As in the rest of the world, these platforms have quickly realised that the cheapest and most effective way to retain subscribers is to produce proprietary content. As a result, there has been a slow drift of talent, finance and resources into the digital domain, with some of India's edgiest directors, writers and actors now focused on making web series. Among these, Anurag Kashyap and Vikramaditya Motwane are gearing up to direct a second series of crime thriller Sacred Games for Netflix, while Amazon has worked with leading production house Abundantia Entertainment on psychological drama Breathe and Excel Media & Entertainment has focused on its cricket drama, Inside Edge.
Kapur, who is currently producing 10 original web series for new OTT [over-the-top – subscription-free, online video content] player Reliance Jio, believes that, while it's still early days for this particular story-telling format, there is not yet any evidence that it's keeping audiences out of cinemas. Expanding upon his view, he said: "Cinema footfall is at the highest level it's been in seven years. It's increasing despite the fact that there's been an explosion of OTT players – and that has to be a great sign for cinema."
As part of a separate Film Bazaar panel, industry leaders addressed the initial hope that the rise of streaming platforms would prove a huge boon for India's independent and arthouse filmmakers. Instead, it has transpired that Netflix and its competitors are far more interested in commissioning series, which tell a story over several episodes and therefore retain subscribers, than in supporting independent films.
Expressing the degree of disappointment felt by many, Suri Gopalan, founder of digital content aggregator Vista India, said: "Smaller-budget indie films have always struggled for distribution in India and I don't see that changing very much. We were hoping that the arrival of the streaming services would mark the dawn of a new era, one where smaller stories in terms of features could be told. The feedback we're now getting from the international players, though, is that they're far more interested in binge-worthy episodic viewing."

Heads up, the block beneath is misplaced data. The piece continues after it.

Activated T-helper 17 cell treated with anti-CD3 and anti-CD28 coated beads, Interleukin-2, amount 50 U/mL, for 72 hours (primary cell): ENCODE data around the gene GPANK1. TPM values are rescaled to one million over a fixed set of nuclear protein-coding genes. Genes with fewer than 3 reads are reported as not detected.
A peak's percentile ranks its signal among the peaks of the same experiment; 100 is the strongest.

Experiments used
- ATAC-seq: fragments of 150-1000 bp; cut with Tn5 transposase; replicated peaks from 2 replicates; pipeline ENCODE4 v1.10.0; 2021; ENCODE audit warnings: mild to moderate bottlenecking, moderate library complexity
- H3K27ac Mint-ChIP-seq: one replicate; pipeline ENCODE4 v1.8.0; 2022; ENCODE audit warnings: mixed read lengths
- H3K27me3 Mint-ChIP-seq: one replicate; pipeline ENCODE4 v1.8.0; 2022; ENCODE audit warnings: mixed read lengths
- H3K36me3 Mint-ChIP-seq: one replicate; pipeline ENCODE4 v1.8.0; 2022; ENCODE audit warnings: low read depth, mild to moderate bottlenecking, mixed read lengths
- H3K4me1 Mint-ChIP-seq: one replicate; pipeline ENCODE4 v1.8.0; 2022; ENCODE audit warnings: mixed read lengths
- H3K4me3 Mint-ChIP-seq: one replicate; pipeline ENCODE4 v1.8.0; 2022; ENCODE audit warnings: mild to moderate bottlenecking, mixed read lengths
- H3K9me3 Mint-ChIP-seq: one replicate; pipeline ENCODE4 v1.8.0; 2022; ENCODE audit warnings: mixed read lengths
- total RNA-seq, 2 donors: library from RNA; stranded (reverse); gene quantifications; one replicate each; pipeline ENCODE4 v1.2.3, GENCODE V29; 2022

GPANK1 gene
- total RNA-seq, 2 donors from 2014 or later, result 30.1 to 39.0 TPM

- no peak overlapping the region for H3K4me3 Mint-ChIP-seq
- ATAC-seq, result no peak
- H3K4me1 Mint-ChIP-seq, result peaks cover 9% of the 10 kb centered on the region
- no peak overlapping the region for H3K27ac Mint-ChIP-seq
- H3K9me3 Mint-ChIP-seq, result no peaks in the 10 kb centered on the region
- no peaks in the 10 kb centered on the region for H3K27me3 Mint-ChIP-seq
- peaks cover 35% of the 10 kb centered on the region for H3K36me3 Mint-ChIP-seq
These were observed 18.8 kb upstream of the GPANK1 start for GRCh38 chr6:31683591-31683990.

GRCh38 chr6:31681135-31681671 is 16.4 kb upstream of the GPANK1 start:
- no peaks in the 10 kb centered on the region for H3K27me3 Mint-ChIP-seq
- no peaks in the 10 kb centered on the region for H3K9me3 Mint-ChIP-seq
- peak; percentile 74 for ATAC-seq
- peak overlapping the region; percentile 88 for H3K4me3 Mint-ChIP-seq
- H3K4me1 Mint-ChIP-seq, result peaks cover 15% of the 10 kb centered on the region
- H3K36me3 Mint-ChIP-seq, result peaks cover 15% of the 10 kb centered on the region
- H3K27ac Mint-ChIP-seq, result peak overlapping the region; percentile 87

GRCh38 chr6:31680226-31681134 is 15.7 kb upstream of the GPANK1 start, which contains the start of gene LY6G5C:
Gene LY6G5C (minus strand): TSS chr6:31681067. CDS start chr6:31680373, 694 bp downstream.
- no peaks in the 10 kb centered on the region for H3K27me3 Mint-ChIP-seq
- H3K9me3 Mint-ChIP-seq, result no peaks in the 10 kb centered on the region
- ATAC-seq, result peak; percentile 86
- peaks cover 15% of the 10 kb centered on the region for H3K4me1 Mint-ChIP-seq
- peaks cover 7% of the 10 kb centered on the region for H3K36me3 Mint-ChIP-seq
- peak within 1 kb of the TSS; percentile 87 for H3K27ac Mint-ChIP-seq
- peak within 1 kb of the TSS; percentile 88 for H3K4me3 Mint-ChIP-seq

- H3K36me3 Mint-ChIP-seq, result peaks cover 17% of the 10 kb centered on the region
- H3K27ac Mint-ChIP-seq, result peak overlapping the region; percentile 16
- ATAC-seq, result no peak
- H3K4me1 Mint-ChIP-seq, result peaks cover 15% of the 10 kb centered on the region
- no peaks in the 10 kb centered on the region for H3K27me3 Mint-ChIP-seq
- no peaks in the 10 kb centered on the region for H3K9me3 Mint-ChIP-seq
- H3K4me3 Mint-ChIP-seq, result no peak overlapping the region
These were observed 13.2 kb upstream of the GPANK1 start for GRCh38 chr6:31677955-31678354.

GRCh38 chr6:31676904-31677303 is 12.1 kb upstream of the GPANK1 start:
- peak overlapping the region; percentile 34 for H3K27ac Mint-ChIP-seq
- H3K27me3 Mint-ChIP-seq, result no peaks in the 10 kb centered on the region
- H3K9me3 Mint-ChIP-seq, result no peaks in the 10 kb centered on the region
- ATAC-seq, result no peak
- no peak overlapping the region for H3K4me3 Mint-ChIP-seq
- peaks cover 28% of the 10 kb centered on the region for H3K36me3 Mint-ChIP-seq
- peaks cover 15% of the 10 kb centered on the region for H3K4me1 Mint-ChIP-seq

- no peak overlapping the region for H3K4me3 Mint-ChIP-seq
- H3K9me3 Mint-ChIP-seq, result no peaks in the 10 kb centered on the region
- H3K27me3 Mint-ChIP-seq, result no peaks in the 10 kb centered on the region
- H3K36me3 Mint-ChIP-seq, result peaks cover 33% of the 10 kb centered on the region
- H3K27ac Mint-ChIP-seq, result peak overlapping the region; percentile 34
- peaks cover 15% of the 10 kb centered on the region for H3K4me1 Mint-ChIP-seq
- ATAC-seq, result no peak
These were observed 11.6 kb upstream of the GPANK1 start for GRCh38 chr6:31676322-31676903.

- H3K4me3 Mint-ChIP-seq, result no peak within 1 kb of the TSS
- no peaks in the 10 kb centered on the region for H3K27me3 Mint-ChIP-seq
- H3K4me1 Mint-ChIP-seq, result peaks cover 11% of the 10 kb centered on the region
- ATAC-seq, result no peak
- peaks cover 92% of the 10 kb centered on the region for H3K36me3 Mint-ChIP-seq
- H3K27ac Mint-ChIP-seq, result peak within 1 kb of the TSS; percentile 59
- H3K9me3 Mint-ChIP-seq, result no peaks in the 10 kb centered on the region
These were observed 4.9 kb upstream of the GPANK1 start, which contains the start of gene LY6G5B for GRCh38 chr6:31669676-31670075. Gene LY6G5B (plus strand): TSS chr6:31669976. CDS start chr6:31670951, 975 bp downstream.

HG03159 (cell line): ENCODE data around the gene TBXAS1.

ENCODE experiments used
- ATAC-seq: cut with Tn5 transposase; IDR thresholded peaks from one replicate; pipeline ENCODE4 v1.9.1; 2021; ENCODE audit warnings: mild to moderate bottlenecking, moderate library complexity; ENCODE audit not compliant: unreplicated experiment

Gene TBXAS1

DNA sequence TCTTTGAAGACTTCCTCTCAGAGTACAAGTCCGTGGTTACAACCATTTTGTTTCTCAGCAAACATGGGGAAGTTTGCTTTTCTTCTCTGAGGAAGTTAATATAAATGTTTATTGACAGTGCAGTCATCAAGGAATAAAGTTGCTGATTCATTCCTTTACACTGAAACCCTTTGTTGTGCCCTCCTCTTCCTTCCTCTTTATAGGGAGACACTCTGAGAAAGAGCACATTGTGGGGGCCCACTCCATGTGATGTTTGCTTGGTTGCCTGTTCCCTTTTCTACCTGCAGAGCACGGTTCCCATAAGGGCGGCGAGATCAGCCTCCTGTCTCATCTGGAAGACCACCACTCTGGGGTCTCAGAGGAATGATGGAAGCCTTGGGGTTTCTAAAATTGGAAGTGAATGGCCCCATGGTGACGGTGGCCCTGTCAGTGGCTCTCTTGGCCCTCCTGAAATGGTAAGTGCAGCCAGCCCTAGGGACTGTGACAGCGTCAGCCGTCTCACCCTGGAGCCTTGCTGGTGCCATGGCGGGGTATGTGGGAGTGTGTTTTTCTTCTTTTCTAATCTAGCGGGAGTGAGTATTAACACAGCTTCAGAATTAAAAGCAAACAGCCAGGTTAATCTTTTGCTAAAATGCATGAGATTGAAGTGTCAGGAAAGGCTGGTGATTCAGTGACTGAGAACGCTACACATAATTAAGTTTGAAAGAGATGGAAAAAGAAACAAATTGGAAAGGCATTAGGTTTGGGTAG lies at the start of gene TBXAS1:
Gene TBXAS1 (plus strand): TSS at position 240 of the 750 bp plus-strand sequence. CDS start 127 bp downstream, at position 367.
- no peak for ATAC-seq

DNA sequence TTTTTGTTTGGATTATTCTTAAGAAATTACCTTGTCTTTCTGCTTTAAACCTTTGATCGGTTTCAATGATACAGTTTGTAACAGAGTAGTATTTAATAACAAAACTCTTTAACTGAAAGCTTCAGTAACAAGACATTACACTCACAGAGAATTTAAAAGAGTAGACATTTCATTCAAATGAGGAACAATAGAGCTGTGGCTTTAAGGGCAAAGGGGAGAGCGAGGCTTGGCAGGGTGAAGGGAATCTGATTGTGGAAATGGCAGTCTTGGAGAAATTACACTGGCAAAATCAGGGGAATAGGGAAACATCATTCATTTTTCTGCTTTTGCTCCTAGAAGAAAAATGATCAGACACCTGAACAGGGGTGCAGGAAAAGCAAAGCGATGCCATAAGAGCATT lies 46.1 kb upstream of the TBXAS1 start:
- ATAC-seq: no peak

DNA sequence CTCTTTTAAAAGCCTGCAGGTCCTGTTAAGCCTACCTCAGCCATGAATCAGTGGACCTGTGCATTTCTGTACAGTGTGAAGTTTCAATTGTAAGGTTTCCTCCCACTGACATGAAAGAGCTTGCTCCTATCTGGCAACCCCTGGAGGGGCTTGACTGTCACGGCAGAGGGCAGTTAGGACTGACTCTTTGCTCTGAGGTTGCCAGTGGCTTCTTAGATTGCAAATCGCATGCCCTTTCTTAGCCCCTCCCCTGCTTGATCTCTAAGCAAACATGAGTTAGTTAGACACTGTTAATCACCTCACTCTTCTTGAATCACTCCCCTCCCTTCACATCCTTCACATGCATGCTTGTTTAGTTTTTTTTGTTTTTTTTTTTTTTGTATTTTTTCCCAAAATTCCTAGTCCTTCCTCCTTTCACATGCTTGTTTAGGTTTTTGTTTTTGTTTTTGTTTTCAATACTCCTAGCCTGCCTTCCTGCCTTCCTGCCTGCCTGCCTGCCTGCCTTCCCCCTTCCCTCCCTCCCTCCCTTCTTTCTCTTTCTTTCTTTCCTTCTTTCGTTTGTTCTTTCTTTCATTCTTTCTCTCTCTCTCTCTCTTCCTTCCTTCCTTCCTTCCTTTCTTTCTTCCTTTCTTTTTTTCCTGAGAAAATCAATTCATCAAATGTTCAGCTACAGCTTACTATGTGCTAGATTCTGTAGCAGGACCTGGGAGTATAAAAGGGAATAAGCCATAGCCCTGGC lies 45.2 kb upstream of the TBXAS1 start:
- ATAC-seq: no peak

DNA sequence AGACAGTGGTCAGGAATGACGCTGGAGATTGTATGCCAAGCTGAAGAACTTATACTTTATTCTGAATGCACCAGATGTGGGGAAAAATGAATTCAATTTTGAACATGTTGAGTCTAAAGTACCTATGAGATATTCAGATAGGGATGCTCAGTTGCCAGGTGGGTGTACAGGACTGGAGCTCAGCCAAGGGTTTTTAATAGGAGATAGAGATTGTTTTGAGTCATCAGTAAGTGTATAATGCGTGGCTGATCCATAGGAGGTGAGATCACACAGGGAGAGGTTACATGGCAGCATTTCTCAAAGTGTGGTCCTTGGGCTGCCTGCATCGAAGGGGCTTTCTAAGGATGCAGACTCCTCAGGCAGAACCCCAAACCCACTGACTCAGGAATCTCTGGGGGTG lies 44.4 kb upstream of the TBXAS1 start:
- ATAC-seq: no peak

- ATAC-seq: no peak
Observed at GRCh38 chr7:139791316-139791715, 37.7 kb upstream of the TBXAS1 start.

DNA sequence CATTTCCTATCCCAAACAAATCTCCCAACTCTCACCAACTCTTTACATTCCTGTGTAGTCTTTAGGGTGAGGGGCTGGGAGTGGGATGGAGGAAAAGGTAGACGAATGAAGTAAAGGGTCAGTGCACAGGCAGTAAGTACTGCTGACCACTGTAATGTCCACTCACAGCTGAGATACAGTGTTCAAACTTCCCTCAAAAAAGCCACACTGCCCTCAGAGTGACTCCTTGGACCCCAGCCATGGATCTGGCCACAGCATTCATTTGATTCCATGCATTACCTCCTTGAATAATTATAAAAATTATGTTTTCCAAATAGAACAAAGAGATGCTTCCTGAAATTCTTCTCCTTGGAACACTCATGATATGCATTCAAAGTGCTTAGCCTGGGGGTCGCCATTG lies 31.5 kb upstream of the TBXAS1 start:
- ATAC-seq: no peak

Another of this year's talking points was the recent huge success of a number of Indian films in the mainland China market. For decades, Chinese audiences have seemed all but indifferent towards Indian content. After Bollywood blockbuster Dangal grossed $190 million in the first half of 2017, though, dozens of Indian films have been released in China, many of which have also become sizeable hits.
Speaking as part of the Films Without Borders – Bridging Cultures panel, veteran China expert Marco Mueller – currently Artistic Director of the Pingyao International Film Festival – provided something of an overview of the history of Indian films in China. Summing up some 60 years of cinematic cultural exchanges, he said: "Back in the 1960s and '70s, when the Chinese and Indian governments had much warmer relations, Bollywood movies offered Chinese audiences a welcome alternative to the limited range of propaganda films produced by China at the time. Now they appear to be back in favour, but only certain kinds of Indian films work in China, with the recent failure of Tamil-language fantasy epic Baahubali representing something of a cautionary tale.
"Chinese audiences were just not familiar with the mythology. Indeed, the film could only really have worked if it had been a co-production with China, basically an Indian film with Chinese elements. Then, though, it would have taken forever to secure the approval of the various censors."
Speaking on the sidelines of the event, Deborah Sathe, Director of International Operations for the Mumbai-based Cinestaan Film Company, agreed that not every Indian film is going to find box office success in China. After a recent trip to Beijing, however, she has become convinced that the potential audience now extends well beyond the fanbase of certain well-known stars, including Aamir Khan, who scored China hits with both Secret Superstar and Dangal.
Highlighting the commonality of cinematic preferences in the two countries, she said: "On the whole, Indian story-telling is family-friendly and wears its heart on its sleeve, which are elements that work well with Chinese audiences. We also have similar censorship procedures."
Although he was a producer on Dangal while at Disney India, Kapur cautioned against placing too many bets on the China market, saying: "Dangal's success was great and caught us all by surprise – but China is something you should look at as a huge bonus, rather than something you factor in. After all, you can never be entirely sure that your film will even be released there."
Film Bazaar 2018 took place from 20-24 November at the Marriott Resort in Panaji, Goa.
Liz Shackleton, Special Correspondent, Goa